Sometimes, you end up doing something you didn’t know you had an interest in doing and you become obsessed with it. Such is my now near addiction to empty filament spools. I’m not at the point where I want to buy filament just to print models for empty spools, but I feel myself drawing close.
I compiled a collection of empty filament spools ideas in my last post. Later, I made a video of the top ten ideas (my opinion only). As you can see from this post, I have made one of the models from the top ten, Spool Tree House by Loaders. I suppose it is to be expected that the Founder of a home décor and furniture ecommerce business, would select a house model to print first. What’s next from the top ten? I estimate it will take a few months to have enough spools for the next empty spool project. I will post it when it’s completed.
Bark was added to the trunk using Blender 3d. It is a little pixilated; however, I prefer it to the fuzzy skin offered by Cura’s slicer for this part of the model.
I created a roof and sliced it with Cura, using the fuzzy skin option.
Pins for holding the swivel drawers in place were made by extending, cutting, and flattening Ikea curtain hooks. I drilled holes in the spool where needed and bent the metal rods after putting them into position.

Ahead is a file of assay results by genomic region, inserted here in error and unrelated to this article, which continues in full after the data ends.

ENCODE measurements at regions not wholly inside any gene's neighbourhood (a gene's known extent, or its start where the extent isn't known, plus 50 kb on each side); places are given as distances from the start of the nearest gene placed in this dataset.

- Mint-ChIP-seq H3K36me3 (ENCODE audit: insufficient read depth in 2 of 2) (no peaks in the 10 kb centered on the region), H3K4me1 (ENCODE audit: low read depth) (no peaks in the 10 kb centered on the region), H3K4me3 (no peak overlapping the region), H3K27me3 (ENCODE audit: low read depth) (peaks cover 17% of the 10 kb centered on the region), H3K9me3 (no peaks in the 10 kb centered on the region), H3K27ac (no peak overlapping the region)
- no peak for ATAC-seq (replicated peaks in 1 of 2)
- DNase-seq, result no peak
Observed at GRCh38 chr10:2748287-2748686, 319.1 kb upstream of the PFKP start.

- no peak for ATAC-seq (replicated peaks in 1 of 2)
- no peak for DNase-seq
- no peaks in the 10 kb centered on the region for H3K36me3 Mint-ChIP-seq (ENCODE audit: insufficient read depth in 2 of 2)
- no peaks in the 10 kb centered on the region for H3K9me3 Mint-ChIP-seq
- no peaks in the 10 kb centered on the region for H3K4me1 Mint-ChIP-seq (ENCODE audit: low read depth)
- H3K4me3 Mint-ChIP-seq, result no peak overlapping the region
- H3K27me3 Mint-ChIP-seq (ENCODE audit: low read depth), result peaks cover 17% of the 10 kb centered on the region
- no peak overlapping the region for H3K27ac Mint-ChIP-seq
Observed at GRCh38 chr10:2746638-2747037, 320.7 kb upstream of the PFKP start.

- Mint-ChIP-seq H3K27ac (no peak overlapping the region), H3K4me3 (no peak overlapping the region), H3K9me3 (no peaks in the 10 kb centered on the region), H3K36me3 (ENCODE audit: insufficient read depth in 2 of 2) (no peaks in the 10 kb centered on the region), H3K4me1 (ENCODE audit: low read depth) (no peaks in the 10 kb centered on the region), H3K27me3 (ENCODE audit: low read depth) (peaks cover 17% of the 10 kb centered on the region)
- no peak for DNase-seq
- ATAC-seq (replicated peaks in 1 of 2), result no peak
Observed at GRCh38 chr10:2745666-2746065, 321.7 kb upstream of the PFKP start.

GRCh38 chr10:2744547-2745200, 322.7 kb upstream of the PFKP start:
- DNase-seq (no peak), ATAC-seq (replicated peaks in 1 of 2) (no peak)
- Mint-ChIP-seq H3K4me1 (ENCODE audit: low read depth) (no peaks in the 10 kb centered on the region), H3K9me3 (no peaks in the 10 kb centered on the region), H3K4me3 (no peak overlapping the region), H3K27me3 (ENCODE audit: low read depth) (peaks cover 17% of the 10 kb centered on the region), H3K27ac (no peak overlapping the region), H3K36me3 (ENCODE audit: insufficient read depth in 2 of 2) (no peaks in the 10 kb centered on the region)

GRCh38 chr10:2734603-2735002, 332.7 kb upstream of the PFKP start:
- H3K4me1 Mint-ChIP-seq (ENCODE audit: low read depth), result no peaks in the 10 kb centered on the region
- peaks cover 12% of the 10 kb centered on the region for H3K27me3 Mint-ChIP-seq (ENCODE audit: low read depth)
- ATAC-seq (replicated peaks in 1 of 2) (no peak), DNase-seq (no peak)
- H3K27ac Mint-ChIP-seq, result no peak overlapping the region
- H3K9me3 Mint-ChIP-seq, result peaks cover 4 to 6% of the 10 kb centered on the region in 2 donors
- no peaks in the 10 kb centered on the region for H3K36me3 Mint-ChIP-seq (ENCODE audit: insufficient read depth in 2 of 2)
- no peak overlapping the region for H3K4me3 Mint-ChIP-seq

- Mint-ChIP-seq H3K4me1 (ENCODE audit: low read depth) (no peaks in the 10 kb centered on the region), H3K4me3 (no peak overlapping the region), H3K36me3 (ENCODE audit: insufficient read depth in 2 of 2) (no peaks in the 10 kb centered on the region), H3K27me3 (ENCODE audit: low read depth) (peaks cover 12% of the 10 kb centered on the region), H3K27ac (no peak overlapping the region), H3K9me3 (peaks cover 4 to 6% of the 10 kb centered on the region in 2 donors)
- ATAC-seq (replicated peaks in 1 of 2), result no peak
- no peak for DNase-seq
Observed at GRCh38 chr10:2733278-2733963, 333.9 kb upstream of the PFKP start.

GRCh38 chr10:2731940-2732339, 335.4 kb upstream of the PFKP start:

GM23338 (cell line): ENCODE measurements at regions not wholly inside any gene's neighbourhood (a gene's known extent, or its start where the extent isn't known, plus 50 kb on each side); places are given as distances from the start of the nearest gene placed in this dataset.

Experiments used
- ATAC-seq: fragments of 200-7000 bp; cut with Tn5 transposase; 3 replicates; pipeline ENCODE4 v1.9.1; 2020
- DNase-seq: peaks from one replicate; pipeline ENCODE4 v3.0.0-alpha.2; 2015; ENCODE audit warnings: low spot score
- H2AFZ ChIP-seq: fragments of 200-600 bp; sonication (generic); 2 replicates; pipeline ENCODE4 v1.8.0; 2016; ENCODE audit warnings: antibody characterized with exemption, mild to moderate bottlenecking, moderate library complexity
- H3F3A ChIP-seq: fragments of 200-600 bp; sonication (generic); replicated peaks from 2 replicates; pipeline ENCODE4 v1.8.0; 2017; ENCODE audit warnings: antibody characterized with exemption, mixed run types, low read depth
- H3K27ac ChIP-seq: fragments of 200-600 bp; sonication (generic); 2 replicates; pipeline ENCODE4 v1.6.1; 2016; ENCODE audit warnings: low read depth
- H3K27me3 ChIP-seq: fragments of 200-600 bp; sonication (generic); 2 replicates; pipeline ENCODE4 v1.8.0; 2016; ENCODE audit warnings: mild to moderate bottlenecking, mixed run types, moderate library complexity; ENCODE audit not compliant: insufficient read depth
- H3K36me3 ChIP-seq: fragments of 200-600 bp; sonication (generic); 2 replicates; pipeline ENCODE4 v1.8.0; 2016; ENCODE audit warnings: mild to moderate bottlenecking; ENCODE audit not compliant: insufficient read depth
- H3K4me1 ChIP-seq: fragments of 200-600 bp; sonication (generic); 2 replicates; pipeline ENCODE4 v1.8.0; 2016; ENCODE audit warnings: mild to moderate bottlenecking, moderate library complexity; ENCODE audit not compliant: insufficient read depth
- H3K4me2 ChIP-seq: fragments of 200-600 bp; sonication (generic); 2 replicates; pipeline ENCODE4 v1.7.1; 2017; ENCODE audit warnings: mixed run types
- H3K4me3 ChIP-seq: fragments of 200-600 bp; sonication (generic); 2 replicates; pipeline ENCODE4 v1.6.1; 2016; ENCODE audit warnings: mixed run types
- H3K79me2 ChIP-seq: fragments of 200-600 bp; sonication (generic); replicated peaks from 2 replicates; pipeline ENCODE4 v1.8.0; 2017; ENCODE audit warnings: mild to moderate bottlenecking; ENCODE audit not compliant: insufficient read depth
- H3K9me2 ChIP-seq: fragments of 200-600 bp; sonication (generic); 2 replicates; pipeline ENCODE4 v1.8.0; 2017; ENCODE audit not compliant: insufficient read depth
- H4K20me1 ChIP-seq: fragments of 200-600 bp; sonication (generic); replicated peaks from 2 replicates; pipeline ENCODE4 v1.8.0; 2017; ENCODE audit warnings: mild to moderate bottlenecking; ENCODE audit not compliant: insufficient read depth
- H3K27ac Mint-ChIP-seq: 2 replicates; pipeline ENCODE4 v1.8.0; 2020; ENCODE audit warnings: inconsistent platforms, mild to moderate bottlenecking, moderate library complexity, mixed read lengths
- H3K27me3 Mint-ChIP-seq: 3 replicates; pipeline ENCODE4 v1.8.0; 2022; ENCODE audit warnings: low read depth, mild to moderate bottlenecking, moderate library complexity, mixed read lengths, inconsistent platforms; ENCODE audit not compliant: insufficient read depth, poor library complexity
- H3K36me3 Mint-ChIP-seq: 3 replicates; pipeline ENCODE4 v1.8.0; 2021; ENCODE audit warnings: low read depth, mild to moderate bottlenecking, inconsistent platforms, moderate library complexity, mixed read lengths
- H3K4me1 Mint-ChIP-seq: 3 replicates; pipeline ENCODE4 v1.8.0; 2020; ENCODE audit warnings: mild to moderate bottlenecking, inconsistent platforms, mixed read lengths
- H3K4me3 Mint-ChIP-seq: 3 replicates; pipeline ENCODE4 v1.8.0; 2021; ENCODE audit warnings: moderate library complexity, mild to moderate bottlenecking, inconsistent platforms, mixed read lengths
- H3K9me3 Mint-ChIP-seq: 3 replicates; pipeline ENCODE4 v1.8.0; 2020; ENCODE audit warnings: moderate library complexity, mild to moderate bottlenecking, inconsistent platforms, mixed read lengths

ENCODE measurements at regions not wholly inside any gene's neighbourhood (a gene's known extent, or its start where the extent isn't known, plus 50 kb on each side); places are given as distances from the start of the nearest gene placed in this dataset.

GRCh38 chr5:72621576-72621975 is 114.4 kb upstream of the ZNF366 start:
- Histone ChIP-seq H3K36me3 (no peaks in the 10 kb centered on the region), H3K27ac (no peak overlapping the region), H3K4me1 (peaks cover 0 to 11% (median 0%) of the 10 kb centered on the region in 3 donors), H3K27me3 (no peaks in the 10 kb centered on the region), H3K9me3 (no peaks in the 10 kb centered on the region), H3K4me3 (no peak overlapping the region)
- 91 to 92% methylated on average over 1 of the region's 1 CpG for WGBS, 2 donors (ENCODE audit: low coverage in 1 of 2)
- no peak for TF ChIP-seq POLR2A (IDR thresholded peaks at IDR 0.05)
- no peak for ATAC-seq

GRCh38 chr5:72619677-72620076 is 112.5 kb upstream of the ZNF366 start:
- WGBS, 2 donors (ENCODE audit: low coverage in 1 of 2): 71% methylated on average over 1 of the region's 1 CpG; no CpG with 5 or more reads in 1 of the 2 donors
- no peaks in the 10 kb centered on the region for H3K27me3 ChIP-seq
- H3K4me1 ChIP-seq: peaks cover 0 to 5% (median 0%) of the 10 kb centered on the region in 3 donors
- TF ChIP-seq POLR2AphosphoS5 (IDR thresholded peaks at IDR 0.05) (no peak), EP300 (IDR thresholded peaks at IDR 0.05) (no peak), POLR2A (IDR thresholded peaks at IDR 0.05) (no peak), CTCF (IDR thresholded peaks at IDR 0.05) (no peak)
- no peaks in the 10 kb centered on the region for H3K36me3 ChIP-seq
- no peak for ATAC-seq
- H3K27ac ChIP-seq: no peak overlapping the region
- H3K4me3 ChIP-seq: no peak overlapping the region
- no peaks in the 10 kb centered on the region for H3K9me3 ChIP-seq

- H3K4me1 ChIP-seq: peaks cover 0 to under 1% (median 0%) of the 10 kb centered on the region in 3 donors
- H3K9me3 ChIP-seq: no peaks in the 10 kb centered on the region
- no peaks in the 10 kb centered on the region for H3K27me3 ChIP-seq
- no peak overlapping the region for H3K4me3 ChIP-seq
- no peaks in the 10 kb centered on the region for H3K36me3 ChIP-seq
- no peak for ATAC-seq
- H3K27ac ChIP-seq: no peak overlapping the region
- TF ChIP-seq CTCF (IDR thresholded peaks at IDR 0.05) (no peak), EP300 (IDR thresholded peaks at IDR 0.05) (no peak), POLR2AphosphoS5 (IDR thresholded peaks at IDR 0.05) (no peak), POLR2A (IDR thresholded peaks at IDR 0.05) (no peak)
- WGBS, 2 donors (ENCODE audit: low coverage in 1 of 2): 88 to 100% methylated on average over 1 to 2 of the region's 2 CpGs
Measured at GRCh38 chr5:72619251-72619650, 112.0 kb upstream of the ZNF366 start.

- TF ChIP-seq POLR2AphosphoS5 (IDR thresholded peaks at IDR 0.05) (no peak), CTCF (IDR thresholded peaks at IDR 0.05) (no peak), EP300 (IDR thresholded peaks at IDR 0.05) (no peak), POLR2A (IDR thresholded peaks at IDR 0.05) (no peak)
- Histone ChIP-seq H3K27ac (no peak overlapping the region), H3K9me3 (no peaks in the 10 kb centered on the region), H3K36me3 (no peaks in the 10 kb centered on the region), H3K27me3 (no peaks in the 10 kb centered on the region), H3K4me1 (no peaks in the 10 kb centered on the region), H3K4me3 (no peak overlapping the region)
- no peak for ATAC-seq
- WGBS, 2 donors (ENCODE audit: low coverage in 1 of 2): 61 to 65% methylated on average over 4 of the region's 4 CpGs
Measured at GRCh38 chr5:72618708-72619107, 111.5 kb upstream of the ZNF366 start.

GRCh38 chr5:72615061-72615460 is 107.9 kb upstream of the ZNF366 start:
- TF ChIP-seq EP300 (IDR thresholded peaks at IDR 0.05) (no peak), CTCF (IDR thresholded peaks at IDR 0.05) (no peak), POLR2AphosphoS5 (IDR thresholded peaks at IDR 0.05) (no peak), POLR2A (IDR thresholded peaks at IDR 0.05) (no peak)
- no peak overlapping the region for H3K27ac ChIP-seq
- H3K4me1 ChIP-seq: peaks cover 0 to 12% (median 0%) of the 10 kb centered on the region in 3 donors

My plans are to make furniture for each room. I consider them to be rooms with balconies, which is why my first printed furniture was a patio chair set. I calculated the size in relation to the height of the room. Width and depth measurements will not correspond exactly to life-sized furniture. The rooms are 67 mm high. Wall heights for life-sized rooms are usually 9 feet or 108 inches. Life-sized height for the chair type I chose is 36 inches. The equation for the miniature chair was 67/X = 108/36 (67 x 36 divided by 108 =X (22.3 mm).
Stereolithography files are available for the chair and table on PrusaPrinters.
I adapted Piggie’s set by scaling to parts to .518 m in Blender 3d. Measurements were further adjusted along the X and Y axes to fit spool rooms. Furniture legs were modeled smaller than needed, dipped in regular Elmer’s glue, and secured to the chair and couch. The cushions and lamp slid off their respective spots easily, so I secured them with double stick tape.
All parts were printed in Push Plastic’s Chavant Brown at 204 degrees Celsius on a Prusa MK3s+ 3d printer. The lamp and leg parts require a brim and should be printed at .1 layer height. I combined them in the files I published on PrusaPrinters.